1. Sofia 2014-11-17 at 10:31

      Hehe, indeed he is unnecessarily harsh 😉
      I think there have been instances in the past where the press came to know of giant creeping mushrooms and made a big “sci-fi mushrooms are taking over the world” thing of it!

  3. Bunny Eats Design 2014-11-17 at 01:50

    Interesting tidbits. We love mushrooms around here, but with the amount of butter we use to cook them, I’m afraid they probably aren’t very healthy.

    I like how they don’t need sunlight to grow. Must remember that in case some catastrophic event happens and for some reason we are without sunlight.

    1. Sofia 2014-11-17 at 10:29

      I used olive oil but inspired by you with my next round of mushrooms I’ll use butter!
      Yeah, we should find those glow in the dark mushrooms and grow some just in case 😉

  4. littleblissbook 2014-11-17 at 05:30

    Sometimes I can’t get past the point that mushrooms are a fungus, but boy do I love mushroom cooked in ghee and lightly salted. I’ll allow myself to mushrooms maybe a handful of times a year especially during the holidays which looks like are coming up 🙂

    xx Rakhi

    1. Sofia 2014-11-18 at 11:21

      Enjoy them Rakhi! xxx

  5. Liz 2014-11-17 at 06:15

    good to know 🙂 Love the variety here! Also love mushrooms.

    1. Sofia 2014-11-18 at 11:22

      Do you get a good variety there?

  6. Mr. G. 2014-11-17 at 09:40

    What a bore this Mr. H. is. 😉

  7. Lignum Draco 2014-11-17 at 11:37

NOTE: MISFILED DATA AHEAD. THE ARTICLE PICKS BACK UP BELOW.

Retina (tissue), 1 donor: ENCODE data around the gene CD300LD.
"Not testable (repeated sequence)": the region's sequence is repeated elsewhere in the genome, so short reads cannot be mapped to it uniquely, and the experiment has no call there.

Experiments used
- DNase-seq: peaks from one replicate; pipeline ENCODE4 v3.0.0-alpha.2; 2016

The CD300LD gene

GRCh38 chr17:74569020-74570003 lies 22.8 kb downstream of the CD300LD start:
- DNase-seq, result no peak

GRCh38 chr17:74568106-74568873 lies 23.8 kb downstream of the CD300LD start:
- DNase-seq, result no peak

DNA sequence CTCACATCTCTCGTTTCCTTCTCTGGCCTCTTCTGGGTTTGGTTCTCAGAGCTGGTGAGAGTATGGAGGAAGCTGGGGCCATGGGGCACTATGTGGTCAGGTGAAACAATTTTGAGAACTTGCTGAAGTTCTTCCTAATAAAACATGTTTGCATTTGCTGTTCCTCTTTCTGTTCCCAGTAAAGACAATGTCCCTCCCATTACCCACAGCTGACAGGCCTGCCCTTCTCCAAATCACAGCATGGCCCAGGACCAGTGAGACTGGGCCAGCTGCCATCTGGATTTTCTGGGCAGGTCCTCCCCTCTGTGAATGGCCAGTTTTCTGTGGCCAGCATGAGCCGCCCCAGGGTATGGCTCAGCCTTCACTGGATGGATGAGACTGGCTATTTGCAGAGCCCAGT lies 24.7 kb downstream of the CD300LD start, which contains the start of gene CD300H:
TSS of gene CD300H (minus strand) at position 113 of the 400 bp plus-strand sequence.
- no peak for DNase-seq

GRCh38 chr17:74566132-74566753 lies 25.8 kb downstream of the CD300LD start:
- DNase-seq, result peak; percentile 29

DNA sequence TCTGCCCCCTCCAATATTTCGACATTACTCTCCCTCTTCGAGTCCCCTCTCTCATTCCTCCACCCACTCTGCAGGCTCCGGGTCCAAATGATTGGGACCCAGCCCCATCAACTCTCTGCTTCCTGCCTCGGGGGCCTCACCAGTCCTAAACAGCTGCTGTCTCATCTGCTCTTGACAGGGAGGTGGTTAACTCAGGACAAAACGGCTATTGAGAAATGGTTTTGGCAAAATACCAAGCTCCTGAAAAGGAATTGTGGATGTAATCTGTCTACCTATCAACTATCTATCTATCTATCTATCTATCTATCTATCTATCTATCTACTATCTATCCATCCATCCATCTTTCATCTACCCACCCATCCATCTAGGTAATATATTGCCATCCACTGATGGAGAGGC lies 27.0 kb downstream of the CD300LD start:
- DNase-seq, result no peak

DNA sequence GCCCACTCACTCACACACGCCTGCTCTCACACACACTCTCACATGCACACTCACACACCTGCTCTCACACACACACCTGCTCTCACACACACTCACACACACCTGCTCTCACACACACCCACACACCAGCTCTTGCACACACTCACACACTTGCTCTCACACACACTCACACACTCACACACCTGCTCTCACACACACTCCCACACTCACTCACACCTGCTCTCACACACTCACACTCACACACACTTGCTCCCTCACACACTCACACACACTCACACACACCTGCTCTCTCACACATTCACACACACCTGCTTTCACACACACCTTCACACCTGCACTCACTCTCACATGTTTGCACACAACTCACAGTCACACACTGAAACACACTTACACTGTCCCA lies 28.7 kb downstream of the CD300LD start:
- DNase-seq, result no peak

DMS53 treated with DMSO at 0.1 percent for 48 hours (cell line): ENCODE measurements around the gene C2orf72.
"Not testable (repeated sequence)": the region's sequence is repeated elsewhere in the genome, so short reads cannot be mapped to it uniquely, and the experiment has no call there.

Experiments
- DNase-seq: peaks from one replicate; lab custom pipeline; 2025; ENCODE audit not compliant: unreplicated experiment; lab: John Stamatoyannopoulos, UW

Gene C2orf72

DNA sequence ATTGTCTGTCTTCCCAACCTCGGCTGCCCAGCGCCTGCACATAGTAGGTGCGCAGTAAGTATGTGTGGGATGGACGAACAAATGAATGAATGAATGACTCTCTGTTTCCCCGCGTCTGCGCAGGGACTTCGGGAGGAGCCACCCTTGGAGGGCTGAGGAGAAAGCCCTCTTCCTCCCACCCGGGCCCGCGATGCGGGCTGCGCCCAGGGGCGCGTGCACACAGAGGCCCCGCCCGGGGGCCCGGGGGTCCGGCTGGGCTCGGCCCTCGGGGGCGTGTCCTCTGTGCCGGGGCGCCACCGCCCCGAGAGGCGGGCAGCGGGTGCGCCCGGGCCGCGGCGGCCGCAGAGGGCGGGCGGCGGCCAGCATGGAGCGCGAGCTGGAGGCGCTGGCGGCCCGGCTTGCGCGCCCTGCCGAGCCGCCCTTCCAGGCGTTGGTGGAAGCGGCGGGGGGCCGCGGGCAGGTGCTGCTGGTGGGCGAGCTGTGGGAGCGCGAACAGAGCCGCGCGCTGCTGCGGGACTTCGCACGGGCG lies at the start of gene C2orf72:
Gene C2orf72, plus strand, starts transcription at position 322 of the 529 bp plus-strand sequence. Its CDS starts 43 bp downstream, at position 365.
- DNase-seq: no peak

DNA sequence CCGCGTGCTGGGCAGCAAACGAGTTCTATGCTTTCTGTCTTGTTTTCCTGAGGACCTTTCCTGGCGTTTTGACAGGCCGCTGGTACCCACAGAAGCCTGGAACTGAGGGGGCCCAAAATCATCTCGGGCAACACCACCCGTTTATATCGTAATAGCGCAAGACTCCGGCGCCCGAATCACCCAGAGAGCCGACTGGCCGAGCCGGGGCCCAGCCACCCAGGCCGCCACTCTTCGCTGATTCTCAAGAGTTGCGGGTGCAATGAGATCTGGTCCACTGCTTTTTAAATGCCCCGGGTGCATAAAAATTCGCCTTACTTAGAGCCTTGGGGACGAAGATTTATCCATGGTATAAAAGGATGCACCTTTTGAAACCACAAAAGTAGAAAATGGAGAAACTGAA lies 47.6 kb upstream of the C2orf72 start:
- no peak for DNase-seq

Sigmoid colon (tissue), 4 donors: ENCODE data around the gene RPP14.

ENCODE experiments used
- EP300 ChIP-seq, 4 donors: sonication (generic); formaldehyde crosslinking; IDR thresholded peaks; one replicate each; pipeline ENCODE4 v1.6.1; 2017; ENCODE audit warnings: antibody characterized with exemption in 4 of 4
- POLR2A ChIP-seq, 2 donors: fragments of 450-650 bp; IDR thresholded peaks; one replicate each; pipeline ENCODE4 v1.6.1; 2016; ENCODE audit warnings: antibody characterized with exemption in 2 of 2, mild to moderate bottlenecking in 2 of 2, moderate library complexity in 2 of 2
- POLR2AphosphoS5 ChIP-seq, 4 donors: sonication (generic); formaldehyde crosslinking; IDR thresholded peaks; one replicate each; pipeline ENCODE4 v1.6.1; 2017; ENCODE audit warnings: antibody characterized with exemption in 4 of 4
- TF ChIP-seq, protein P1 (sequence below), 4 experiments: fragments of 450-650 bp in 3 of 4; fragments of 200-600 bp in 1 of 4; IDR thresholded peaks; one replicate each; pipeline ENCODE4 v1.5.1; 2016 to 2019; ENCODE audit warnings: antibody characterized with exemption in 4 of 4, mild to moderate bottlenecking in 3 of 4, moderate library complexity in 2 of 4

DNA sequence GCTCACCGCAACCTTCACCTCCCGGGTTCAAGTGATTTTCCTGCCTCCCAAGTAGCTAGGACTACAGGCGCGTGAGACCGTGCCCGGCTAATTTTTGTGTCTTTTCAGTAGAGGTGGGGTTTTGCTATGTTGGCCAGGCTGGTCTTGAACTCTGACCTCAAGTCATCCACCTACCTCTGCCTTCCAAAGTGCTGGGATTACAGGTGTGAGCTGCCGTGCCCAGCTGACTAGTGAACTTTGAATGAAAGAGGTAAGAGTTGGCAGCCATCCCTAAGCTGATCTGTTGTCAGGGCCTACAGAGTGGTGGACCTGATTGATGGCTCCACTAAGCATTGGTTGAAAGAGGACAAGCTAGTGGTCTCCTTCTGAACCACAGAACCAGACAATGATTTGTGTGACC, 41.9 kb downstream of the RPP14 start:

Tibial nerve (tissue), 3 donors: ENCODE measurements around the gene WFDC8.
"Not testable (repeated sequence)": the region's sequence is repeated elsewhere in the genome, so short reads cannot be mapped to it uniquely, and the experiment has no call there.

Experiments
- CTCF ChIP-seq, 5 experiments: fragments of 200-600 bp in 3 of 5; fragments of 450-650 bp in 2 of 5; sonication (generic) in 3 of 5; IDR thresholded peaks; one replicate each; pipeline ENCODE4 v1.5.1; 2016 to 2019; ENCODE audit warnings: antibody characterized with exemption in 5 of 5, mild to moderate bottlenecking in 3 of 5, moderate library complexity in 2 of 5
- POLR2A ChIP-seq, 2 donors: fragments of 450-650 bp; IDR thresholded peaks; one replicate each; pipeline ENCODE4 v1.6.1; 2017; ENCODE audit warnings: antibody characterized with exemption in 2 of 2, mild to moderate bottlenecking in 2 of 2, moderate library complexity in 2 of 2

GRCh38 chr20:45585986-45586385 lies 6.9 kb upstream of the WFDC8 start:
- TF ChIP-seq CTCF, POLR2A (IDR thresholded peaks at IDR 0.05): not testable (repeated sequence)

You forgot point 11, they taste delicious.

    1. Sofia 2014-11-17 at 13:43

      You’re right, I forgot!

  8. Ngan R. 2014-11-18 at 02:13

    Loved this post, Sofia! I enjoy mushrooms a great deal because of their flavor and never looked too deeply into their attributes. Now I know much more about mushrooms!

    1. Sofia 2014-11-18 at 11:22

      I don’t now if their attributes are good to know or creepy while eating them 😉 Whatever the case, when well cooked they taste great xx

  9. Amanda 2014-11-18 at 17:28

    Beautiful photo. Love the quote. No one can be as critical than those who love you most. I liked your last post. This one was good too 🙂

    1. Sofia 2014-11-18 at 22:10

      I’ll remember what you say Amanda, everytime I feel under a microscope and under criticism 🙂

  10. Guillermina Stover 2014-11-18 at 17:44

    You are an excellent teacher, Sofia. And I have to agree SOMEWHAT with Mr. H.—he gave you a challenge on improving your last post. Not that it needed improving, but you have now given us a plethora of information on those succulent mushrooms!!! Thanks, Mr. H.!!!!

    1. Sofia 2014-11-18 at 22:11

      Oh no, if he reads this he might get big headed 😉

  11. Dalo 2013 2014-11-23 at 12:30

    Sofia on mushrooms ~ very nice 🙂
    Nice follow-up post, with a great opening quote!

    1. Sofia 2014-11-23 at 19:57

      Haha me on mushroom. Wait for it, I might do a me on pomegranate, I’m still thinking about it…. 😛